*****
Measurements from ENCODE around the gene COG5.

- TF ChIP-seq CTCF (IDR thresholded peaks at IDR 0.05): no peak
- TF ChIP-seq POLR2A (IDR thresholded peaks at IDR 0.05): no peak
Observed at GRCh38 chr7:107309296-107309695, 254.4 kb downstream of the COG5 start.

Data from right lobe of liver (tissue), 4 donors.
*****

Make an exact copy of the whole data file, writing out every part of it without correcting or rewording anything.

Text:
Measurements from ENCODE around the gene COG5.

- TF ChIP-seq CTCF (IDR thresholded peaks at IDR 0.05): no peak
- TF ChIP-seq POLR2A (IDR thresholded peaks at IDR 0.05): no peak
Observed at GRCh38 chr7:107309296-107309695, 254.4 kb downstream of the COG5 start.

Data from right lobe of liver (tissue), 4 donors.